All of the math is here to make me wonder... Is the NCAA the next thing to go in the old world of college football and college athletics? Jim Harbaugh might have pulled the pin in the grenade that's been waiting to go off for a few years now, and soon we might not have to see players and schools put up with "consequences" that don't really change anything after all. Jim has been stubborn in the past, leaving high-profile jobs like San Francisco because he couldn't have it his way before. Perhaps he decided to get a new sheriff in town by simply ignoring the old one, and hopefully, more college coaches decide to follow suit. Clearly, Georgia isn't afraid of them. If you believe the reports of trouble out of Athens, you would also have to ask where the NCAA was when recruits and players were misbehaving the way they allegedly were.

More change is coming, folks. This time, it could be for the better.

The more the college level looks like the NFL, the more we'll need leadership who embraces the new ways of college football and the similarities that come with it, and from everything I've seen, the NCAA isn't it. They still want to invoke power for their own sake, and not for the betterment of athletes across the country.

They could still shape up and embrace everything like NIL and the transfer portal, but the clock is ticking. If they do eventually crumble, we won't have Nick Saban or Kirby Smart to thank for it.

That credit will belong to Jim Harbaugh.

Matt's Monday Morning Mailbag

"Nick Saban just bought his retirement home, right? Is the end of the Bama dynasty here?" - MB

Nick Saban lifting National Championship trophy

Every year Alabama doesn't make the Playoff, we ask the same thing- "Is this it for Alabama"?

Every year after, he responds to that question with another trophy and a resounding "No". As an Auburn fan, I've seen it too many times. They come up short against an Ohio State or a Clemson, then turn around and get a Jake Coker or Tua Tagovailoa and do it all over again.

That was a rebound against Ohio State and Clemson however. They've never had to rebound from an SEC school before.

Since 2009, Saban has won a bajillion titles at Alabama, and it's been a helluva run for the old man. He could retire tomorrow and his legacy would be more than secure. Every trophy would be named after him and there would be a statue of him on every corner of Tuscaloosa. However, as many times as we've asked that question of his retirement, we've never seen an Alabama offseason like this-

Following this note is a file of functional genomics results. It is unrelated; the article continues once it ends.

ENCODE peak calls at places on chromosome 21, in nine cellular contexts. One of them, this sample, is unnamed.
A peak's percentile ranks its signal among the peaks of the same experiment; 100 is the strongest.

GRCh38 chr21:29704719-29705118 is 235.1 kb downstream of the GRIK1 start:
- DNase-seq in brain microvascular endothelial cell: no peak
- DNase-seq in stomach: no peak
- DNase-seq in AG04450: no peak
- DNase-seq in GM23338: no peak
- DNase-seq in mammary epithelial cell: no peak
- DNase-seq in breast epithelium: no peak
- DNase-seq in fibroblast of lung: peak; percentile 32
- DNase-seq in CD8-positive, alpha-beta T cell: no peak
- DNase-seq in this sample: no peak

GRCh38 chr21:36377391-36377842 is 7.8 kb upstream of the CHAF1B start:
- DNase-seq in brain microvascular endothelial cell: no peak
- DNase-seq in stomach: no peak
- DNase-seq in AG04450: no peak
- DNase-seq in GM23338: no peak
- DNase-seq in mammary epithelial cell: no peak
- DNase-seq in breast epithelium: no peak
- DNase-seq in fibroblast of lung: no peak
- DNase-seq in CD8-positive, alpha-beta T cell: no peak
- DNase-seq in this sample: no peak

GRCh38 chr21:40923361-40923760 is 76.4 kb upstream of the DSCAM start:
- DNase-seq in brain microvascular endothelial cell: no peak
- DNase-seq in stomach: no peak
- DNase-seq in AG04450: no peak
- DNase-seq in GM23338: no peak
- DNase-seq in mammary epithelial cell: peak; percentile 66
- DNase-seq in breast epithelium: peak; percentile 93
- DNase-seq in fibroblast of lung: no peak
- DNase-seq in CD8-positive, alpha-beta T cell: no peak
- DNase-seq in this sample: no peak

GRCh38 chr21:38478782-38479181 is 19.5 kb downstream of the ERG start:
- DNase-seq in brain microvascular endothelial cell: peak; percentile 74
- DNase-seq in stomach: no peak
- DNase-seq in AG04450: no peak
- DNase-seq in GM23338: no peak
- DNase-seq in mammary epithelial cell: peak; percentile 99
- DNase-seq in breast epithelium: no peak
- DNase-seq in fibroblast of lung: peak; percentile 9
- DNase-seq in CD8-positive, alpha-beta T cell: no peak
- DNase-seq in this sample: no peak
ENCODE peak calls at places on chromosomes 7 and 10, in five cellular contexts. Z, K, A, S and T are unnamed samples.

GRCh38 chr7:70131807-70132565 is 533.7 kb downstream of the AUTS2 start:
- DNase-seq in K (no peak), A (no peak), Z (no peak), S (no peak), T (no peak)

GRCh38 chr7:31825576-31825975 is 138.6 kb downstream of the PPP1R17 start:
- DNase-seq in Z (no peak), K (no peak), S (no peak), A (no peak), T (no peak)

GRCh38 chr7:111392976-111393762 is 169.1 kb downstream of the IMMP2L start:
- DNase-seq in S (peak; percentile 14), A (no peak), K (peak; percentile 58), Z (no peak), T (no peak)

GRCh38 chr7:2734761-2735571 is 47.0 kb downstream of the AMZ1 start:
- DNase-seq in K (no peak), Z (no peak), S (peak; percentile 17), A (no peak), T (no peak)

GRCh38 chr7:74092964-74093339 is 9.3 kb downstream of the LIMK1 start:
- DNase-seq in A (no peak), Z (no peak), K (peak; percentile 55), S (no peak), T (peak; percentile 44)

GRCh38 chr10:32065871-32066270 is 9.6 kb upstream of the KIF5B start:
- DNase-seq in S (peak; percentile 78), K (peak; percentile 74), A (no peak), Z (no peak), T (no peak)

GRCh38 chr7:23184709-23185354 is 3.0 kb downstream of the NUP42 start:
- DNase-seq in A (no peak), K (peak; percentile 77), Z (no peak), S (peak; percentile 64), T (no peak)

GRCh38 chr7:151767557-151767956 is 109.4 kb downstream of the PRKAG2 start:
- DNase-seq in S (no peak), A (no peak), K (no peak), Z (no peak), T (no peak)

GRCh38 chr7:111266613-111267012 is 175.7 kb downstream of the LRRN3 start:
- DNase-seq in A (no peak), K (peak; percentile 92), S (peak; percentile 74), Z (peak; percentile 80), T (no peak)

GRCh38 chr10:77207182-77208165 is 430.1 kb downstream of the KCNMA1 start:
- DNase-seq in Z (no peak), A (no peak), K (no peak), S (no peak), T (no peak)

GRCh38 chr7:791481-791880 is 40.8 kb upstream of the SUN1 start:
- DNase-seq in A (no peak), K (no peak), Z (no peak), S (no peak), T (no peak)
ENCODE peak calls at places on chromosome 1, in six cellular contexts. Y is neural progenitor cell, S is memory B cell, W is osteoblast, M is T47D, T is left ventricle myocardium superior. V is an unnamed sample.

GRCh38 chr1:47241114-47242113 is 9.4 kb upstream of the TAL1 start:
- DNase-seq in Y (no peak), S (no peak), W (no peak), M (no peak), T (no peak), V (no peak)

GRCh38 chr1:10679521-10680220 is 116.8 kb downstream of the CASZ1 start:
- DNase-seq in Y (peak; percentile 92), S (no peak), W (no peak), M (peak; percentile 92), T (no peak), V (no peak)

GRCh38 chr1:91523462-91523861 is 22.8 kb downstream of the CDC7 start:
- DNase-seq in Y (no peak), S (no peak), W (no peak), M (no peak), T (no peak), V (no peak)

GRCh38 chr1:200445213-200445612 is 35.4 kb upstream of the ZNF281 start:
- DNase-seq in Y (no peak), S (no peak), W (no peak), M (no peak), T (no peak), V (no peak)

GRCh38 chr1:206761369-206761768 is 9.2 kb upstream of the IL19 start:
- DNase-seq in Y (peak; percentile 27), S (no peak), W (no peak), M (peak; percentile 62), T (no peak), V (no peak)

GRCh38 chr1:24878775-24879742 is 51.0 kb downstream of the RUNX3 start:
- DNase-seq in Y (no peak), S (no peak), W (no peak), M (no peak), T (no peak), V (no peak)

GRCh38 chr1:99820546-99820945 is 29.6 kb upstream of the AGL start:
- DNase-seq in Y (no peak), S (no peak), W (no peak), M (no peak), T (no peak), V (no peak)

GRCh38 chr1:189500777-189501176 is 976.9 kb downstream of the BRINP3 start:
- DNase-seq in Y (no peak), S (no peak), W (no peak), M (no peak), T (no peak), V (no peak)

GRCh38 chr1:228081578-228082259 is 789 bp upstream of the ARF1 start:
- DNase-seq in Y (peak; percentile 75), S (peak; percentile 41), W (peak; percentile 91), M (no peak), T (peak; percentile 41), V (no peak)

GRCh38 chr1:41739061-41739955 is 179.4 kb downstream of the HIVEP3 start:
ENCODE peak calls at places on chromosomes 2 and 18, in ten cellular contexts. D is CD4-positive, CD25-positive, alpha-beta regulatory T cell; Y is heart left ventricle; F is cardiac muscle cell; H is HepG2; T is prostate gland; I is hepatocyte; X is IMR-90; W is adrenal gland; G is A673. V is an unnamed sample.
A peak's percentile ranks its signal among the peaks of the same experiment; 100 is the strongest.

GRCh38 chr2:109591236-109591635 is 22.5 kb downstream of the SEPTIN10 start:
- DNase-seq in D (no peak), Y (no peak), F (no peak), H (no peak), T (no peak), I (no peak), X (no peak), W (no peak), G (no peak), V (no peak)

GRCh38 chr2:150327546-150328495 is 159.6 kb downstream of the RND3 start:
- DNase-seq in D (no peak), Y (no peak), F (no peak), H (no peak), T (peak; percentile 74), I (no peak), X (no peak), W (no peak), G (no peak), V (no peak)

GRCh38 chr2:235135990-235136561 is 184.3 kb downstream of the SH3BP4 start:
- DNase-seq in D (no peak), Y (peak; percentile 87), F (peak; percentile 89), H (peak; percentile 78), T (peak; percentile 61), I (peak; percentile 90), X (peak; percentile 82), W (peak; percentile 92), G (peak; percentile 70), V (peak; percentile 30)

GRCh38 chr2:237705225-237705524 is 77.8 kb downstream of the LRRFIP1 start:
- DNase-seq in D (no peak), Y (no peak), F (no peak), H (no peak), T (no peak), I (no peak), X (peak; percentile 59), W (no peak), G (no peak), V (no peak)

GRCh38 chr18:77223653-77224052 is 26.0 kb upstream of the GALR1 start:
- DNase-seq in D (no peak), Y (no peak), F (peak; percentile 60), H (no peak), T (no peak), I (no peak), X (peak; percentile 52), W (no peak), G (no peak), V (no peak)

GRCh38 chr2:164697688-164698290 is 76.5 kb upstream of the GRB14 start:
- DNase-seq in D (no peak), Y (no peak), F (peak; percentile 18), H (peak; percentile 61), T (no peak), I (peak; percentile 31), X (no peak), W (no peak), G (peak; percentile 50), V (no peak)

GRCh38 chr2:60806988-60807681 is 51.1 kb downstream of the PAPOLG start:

- His offensive coordinator was his 3rd choice (Grubbs, Washington's OC, was a top candidate before he chose to stay with the Huskies).

- His defensive coordinator was a guy who watched his unit get picked apart by MTSU at Miami.

- His big-name transfer starting QB was a Notre Dame backup who threw 4 interceptions against South Carolina (and lost to Marshall).

- The reports out of Alabama's fall camp have been... Atrocious. No quarterback has separated themselves from the others (though Bama journalists will simply say it's part of the "process" or whatever).

- He bought a $17 million home in... Jupiter Island, Florida. You know, the state retirees go?

The odds of Alabama making the playoff are 10-1, right behind Ohio State, Michigan, and his former protegee Kirby Smart and the Bulldogs. It's worth noting that he's lost some top recruits like Perry Thompson and KJ Bolden to Auburn and Florida State. Five years ago, they would be locks to play in crimson and white.

Every sports guru I talk to or read from who knows the situation in Tuscaloosa keeps saying the same thing. "He looks tired," they say, and maybe he is.

He isn't used to having to keep recruiting his guys to Alabama after they're already on campus. The game has evolved, and he's watched his former DC take everything to a new level in Athens he doesn't want to keep up with after already having to evolve once in 2014 when he brought Lane Kiffin in to revitalize the offense.

To put it in nerd terms, think of Star Wars, when Yoda looks over at Mace Windu after the Sith are revealed to have returned. "Always two, there are," he says "A Master, and an Apprentice!"

When the cycle of Sith Lords continues, the apprentice usually kills the master to take over as the new Lord of the Sith.

Has Kirby done something similar?

I know that most of the questions are coming from SEC fans who are tired of seeing Alabama win everything, but from a journalist's perspective, the question might have a little more validity this year. He'll retire someday, and I wouldn't be surprised if this was indeed his last year at the helm before he rides off into the sunset.

But I also think he wants to win one more before he does, ala Peyton Manning. And I think that it's possible he also does that this year.

After all, we've doubted him before, right? What happened that time?

- M



Michigan Football
Blue Screen
bottom of page